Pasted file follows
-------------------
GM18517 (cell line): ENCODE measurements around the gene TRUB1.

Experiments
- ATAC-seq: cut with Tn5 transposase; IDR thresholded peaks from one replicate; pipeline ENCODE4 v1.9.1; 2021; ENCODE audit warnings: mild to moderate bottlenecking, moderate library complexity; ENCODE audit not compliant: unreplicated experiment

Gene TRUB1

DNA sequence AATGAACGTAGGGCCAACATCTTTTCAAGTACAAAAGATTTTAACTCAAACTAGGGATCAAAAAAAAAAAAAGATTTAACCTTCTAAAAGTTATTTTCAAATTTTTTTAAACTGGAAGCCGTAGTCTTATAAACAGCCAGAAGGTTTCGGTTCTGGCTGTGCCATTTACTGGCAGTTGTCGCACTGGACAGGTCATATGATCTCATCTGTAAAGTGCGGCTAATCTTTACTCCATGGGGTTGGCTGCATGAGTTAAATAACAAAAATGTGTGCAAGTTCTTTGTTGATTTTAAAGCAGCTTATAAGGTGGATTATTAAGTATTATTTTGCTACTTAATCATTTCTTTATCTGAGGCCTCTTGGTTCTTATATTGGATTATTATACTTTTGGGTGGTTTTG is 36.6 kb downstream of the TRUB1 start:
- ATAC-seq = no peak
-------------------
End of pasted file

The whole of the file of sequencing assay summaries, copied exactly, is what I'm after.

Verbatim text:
GM18517 (cell line): ENCODE measurements around the gene TRUB1.

Experiments
- ATAC-seq: cut with Tn5 transposase; IDR thresholded peaks from one replicate; pipeline ENCODE4 v1.9.1; 2021; ENCODE audit warnings: mild to moderate bottlenecking, moderate library complexity; ENCODE audit not compliant: unreplicated experiment

Gene TRUB1

DNA sequence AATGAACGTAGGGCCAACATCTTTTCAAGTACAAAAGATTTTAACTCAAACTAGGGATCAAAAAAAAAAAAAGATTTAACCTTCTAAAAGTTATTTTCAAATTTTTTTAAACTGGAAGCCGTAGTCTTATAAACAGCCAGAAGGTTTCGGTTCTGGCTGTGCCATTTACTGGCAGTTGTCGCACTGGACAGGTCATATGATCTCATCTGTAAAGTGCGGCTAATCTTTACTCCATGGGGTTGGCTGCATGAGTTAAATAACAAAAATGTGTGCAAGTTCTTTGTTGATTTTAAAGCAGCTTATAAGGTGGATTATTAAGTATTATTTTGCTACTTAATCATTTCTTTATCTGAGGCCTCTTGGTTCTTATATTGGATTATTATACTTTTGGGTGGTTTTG is 36.6 kb downstream of the TRUB1 start:
- ATAC-seq = no peak